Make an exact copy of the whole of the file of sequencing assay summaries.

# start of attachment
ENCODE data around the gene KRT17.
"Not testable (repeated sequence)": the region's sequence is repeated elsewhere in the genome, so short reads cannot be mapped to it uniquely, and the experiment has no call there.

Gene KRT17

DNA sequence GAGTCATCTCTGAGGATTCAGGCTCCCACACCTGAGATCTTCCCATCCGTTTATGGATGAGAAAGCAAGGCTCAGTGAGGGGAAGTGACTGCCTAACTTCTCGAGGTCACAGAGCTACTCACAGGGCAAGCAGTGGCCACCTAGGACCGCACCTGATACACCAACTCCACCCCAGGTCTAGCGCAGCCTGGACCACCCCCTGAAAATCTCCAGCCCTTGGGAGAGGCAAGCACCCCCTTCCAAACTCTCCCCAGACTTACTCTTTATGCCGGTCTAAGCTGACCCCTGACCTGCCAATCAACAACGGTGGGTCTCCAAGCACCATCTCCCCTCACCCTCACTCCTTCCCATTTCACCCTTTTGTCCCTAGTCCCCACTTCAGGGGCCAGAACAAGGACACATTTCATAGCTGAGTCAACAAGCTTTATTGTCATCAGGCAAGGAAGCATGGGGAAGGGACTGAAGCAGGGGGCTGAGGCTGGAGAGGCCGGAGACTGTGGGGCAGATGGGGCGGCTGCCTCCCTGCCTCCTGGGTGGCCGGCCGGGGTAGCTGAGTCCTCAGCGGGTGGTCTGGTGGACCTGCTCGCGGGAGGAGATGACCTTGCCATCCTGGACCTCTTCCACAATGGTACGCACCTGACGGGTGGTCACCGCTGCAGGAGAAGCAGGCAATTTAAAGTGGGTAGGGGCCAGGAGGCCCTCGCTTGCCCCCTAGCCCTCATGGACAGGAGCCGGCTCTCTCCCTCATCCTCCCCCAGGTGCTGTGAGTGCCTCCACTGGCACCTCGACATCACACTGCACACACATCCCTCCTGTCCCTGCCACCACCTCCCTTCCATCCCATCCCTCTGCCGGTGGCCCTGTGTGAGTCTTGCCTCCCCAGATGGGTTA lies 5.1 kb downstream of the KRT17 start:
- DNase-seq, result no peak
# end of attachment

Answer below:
ENCODE data around the gene KRT17.
"Not testable (repeated sequence)": the region's sequence is repeated elsewhere in the genome, so short reads cannot be mapped to it uniquely, and the experiment has no call there.

Gene KRT17

DNA sequence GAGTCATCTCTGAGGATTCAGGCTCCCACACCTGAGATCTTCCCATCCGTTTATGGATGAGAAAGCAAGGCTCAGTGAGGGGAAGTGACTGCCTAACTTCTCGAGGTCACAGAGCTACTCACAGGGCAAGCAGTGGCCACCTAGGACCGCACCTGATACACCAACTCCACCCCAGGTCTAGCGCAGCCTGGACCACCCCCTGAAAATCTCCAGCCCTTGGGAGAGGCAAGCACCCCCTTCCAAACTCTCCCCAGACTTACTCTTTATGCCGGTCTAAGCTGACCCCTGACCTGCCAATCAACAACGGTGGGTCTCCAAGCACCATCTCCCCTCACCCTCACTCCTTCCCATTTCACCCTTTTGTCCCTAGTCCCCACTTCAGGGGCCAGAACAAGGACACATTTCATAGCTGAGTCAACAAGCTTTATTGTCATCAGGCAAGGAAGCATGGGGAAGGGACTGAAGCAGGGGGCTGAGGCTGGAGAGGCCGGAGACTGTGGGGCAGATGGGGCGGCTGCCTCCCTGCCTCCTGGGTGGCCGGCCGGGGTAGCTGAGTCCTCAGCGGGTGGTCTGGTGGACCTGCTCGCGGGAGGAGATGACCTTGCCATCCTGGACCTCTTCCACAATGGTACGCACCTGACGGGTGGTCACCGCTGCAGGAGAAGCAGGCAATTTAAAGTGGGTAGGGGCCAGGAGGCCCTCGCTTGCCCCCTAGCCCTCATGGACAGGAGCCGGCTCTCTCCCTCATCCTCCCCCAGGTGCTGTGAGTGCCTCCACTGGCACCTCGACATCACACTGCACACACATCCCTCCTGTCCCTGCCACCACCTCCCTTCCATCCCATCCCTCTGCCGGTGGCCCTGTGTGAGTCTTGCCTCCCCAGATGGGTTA lies 5.1 kb downstream of the KRT17 start:
- DNase-seq, result no peak